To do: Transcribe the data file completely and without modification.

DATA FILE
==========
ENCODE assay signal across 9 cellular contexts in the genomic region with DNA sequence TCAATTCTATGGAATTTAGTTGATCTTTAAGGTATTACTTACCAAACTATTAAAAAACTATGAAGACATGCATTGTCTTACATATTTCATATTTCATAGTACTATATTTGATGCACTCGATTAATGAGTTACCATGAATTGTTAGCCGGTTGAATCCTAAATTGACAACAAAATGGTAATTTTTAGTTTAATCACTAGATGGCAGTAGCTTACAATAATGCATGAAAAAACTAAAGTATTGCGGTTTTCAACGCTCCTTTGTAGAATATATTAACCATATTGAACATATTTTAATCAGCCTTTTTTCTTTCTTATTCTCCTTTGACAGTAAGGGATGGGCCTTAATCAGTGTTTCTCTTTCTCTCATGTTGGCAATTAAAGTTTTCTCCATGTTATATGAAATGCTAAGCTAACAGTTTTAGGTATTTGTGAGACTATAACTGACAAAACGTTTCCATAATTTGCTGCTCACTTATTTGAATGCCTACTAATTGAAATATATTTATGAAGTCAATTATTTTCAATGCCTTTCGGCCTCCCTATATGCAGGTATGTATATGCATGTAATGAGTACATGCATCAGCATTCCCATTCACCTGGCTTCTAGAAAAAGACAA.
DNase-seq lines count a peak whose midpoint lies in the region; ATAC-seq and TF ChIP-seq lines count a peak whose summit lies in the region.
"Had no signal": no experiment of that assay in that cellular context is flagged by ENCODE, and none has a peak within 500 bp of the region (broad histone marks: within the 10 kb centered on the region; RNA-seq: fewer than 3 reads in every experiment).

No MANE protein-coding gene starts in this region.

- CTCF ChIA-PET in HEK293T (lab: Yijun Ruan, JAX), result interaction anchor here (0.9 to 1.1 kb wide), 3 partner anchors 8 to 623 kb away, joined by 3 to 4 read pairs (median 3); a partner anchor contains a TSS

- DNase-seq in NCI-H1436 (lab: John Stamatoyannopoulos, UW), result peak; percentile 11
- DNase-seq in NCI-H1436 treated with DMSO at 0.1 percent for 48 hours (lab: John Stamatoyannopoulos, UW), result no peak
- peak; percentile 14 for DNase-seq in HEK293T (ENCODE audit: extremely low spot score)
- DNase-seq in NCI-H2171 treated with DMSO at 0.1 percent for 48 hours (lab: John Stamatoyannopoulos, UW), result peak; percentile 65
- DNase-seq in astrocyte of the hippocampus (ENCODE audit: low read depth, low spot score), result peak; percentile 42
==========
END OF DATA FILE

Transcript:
ENCODE assay signal across 9 cellular contexts in the genomic region with DNA sequence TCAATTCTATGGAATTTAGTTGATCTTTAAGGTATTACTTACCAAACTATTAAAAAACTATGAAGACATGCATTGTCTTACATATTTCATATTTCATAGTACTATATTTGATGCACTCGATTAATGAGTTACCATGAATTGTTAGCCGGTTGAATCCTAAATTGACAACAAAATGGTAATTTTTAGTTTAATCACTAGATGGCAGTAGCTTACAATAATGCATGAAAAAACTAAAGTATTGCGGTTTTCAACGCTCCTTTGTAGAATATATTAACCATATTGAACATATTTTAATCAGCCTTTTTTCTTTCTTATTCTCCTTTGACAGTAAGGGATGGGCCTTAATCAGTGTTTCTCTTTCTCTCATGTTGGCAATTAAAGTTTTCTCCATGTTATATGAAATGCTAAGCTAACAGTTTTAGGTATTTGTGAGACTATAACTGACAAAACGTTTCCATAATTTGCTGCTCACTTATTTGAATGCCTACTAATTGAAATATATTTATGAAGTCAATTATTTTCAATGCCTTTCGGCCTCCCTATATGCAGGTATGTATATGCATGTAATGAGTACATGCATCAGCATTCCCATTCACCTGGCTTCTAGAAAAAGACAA.
DNase-seq lines count a peak whose midpoint lies in the region; ATAC-seq and TF ChIP-seq lines count a peak whose summit lies in the region.
"Had no signal": no experiment of that assay in that cellular context is flagged by ENCODE, and none has a peak within 500 bp of the region (broad histone marks: within the 10 kb centered on the region; RNA-seq: fewer than 3 reads in every experiment).

No MANE protein-coding gene starts in this region.

- CTCF ChIA-PET in HEK293T (lab: Yijun Ruan, JAX), result interaction anchor here (0.9 to 1.1 kb wide), 3 partner anchors 8 to 623 kb away, joined by 3 to 4 read pairs (median 3); a partner anchor contains a TSS

- DNase-seq in NCI-H1436 (lab: John Stamatoyannopoulos, UW), result peak; percentile 11
- DNase-seq in NCI-H1436 treated with DMSO at 0.1 percent for 48 hours (lab: John Stamatoyannopoulos, UW), result no peak
- peak; percentile 14 for DNase-seq in HEK293T (ENCODE audit: extremely low spot score)
- DNase-seq in NCI-H2171 treated with DMSO at 0.1 percent for 48 hours (lab: John Stamatoyannopoulos, UW), result peak; percentile 65
- DNase-seq in astrocyte of the hippocampus (ENCODE audit: low read depth, low spot score), result peak; percentile 42